Some received news of McDonald’s limited guarantee as yet another indication that the priorities of our instant-gratification, rush-rush-rush society are way out of whack. “It’s sad when society has gotten to the point where it can’t wait more than 1 minute for something,” one extremely popular comment reads. Another person commented, “increased speed = decreased quality, and if you don’t believe that you’re delusional, and if you don’t care… well that shows you where society puts its priorities.”

Concern That Fast Food Is Ruining the World
When McDonald’s introduced a creepy mascot named Happy recently to consumers in North America, the masses took to Twitter to declare it the stuff of nightmares. And sure, the idea of a Happy Meal come to life with googly eyes and big teeth might be a little scary. But that alone doesn’t explain why so many people felt compelled to bash the Golden Arches.

Connelly, the ad executive, explained at the time that McDonald’s isn’t merely a brand but “a piñata” that some people must poke at every available moment. Likewise, the reaction to the 60-second guarantee shows that, “McDonald’s is a target for everyone,” Connelly explained. “No matter what they do they will be bashed. This is very important to consider here: the people who don’t eat at McDonald’s or who will never admit they eat at McDonald’s will smash them at every available turn for being a bad employer and serving bad-for-you food.”

Indeed, the people who commented on TIME’s Facebook page along the lines of “Eating that timer would be better for you than eating McCrap,” and “now they can kill Americans a little faster than Usual” probably aren’t McDonald’s customers. At least, you’d hope they aren’t.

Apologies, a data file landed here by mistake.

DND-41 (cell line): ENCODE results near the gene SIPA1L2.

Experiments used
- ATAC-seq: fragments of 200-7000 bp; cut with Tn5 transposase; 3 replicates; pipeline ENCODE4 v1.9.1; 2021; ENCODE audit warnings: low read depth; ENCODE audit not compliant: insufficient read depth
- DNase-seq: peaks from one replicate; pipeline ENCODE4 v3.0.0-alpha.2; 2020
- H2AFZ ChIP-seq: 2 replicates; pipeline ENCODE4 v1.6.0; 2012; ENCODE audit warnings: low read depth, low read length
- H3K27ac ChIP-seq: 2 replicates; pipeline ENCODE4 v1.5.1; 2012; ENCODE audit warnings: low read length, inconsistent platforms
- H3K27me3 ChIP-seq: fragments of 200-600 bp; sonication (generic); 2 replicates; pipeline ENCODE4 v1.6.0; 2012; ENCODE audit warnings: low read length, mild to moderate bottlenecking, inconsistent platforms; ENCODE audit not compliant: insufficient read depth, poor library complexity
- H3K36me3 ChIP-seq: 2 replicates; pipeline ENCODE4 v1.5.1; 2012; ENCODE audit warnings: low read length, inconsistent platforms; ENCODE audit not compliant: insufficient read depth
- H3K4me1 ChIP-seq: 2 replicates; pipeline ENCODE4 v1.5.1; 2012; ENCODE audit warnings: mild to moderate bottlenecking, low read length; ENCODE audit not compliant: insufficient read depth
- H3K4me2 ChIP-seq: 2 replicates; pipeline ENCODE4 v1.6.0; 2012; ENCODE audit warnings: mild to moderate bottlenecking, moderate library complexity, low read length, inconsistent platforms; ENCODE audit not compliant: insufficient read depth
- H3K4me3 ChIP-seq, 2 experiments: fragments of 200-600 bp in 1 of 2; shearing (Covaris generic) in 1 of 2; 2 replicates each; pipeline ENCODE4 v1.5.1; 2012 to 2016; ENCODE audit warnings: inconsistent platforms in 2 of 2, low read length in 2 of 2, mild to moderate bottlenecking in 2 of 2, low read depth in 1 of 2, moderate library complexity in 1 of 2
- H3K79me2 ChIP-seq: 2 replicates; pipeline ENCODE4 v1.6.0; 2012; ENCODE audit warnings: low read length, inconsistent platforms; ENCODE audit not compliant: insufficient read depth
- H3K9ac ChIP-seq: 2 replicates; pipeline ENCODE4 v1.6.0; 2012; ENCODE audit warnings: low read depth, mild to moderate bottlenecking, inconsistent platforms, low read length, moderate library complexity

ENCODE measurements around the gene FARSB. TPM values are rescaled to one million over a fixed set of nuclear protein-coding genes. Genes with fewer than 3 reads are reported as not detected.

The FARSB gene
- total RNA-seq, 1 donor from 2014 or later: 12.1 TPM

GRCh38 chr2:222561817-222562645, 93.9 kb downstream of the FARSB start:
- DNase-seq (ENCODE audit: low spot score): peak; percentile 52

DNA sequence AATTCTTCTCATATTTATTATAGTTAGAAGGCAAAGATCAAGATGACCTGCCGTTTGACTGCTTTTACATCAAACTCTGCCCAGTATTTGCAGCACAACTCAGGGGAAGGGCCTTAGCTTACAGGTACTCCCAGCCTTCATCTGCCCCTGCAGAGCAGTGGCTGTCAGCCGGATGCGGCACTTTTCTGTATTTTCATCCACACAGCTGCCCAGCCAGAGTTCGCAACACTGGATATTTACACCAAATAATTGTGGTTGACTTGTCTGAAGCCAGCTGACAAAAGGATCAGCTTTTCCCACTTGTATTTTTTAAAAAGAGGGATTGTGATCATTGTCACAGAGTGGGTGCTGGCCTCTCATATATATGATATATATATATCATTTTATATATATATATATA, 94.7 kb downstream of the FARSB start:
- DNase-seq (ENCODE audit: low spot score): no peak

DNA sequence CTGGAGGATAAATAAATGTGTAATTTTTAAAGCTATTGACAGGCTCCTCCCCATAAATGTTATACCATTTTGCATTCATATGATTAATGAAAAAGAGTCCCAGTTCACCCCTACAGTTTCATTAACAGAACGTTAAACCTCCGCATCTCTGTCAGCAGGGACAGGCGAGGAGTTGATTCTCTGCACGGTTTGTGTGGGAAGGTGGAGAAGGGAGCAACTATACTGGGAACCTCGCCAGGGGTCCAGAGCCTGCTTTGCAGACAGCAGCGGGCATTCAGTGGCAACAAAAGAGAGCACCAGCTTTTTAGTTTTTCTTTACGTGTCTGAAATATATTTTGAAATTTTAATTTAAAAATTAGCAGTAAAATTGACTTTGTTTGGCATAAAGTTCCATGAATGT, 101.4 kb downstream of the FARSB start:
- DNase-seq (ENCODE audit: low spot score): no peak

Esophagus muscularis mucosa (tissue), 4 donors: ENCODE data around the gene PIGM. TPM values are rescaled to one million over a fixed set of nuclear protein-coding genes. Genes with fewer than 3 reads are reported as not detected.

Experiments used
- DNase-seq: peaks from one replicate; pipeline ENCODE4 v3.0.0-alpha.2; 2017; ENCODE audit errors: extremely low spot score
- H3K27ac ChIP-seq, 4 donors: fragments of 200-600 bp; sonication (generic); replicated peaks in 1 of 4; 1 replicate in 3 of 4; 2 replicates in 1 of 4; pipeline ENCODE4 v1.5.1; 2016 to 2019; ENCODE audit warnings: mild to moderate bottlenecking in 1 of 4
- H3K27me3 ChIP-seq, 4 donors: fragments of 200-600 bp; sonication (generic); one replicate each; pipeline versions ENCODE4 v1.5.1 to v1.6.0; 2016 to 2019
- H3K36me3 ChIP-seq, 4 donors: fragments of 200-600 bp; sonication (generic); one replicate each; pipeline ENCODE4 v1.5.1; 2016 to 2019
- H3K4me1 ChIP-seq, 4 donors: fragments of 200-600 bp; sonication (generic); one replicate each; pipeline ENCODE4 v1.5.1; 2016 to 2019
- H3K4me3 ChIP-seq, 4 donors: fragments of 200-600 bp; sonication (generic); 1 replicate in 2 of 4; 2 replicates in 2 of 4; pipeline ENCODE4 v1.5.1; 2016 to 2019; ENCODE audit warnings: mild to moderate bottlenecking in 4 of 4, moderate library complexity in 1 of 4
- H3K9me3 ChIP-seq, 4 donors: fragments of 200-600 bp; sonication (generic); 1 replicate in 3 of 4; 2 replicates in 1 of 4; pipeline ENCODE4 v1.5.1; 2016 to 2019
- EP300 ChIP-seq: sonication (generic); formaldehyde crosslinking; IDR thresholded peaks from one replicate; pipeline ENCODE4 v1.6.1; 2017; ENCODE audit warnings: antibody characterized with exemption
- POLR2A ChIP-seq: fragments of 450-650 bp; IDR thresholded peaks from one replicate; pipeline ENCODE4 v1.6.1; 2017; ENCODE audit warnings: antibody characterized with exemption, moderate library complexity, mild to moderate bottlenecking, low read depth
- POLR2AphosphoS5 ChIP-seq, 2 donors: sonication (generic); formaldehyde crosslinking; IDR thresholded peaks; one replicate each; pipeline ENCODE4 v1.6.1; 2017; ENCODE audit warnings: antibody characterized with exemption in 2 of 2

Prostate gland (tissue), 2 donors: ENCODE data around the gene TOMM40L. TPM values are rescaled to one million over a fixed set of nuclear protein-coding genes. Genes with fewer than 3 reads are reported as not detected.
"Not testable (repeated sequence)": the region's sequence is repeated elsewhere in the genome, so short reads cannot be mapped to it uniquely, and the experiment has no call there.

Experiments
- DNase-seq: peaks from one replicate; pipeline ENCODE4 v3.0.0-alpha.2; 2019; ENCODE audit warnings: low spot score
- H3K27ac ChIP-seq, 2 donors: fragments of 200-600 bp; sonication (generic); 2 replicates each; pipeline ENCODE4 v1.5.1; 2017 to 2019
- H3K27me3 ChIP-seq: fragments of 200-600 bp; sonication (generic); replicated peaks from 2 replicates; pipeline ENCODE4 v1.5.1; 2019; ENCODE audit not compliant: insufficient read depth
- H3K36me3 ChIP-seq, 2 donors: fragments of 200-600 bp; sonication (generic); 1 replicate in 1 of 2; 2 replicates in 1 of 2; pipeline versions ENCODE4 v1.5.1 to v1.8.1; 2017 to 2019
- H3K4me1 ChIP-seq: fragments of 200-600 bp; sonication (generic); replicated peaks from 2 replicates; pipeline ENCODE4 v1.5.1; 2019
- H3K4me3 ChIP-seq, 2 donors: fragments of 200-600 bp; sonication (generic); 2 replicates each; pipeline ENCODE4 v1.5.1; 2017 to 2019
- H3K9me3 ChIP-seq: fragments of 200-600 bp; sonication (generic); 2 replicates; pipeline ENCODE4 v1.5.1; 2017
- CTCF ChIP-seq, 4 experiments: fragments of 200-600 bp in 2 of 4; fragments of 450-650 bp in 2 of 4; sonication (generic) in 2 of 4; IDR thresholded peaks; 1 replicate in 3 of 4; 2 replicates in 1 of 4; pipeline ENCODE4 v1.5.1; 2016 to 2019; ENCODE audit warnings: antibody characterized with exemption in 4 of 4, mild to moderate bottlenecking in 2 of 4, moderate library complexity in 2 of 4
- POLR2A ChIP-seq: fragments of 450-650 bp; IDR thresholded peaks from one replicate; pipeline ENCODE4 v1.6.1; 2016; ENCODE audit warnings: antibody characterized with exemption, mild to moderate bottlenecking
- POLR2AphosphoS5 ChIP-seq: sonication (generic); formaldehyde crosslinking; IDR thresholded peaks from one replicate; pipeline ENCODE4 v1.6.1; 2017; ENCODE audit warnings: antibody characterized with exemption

Concern That Some People Don’t Read Beyond Headlines
Many commenters said the guarantee was absurd because customers sometimes take more than one minute to order, or they don’t have their money ready and therefore take up more time to pay. Others wondered why their local McDonald’s doesn’t have a 60-second drive-thru guarantee. And still others commented something to the effect that they will place a huge order that will be impossible to deliver in 60 seconds, and then come away with all of that food for free.

What all of the comments like these reveal is that some of the commenters didn’t read the story before responding — or at least not very closely. (One commenter who did read the post chastised this group: “Reading comprehension people!”) To clarify again, the 60-second timer starts only after the customer has paid. The guarantee is only in effect in Florida McDonald’s. And if McDonald’s fails to meet the 60-second cutoff, the customer receives a coupon for a free sandwich in the future. You don’t get your current order for free.

But why even bother with this explanation here? The people who didn’t read the initial five-paragraph post probably aren’t reading the end of this much longer story now.

MONEY Food & Drink

McDonald’s Guarantees One-Minute Drive-Thru Service or You Get Free Food

Burger Timer
Mike Willis—Flickr

In a test program underway at McDonald's, customers are given timers at the drive-thru—and a promise that their order will be ready within 60 seconds.

The Miami Herald reports that participating McDonald’s in Florida are trying out a limited-time 60-second guarantee on weekday lunch orders from noon to 1 p.m. now through August 29. Drive-thru customers are handed timers after they’ve paid for their orders, and then the countdown begins. If the food isn’t ready in one minute or less, the customer will receive a lunch item for free on a future McDonald’s visit.

It isn’t hard to imagine why McDonald’s is giving this idea a shot. First and foremost, it’s a way to boost business at lunchtime. While the giants in the fast food world are prominently battling for breakfast customers because more and more Americans are eating out in the morning rather than having cereal at home, lunch remains the marquee meal, attracting 34% of all customer visits. McDonald’s and the rest of the fast food scene must also contend with Chipotle and other players in the fast casual category, which is really the only part of the chain restaurant industry that’s growing.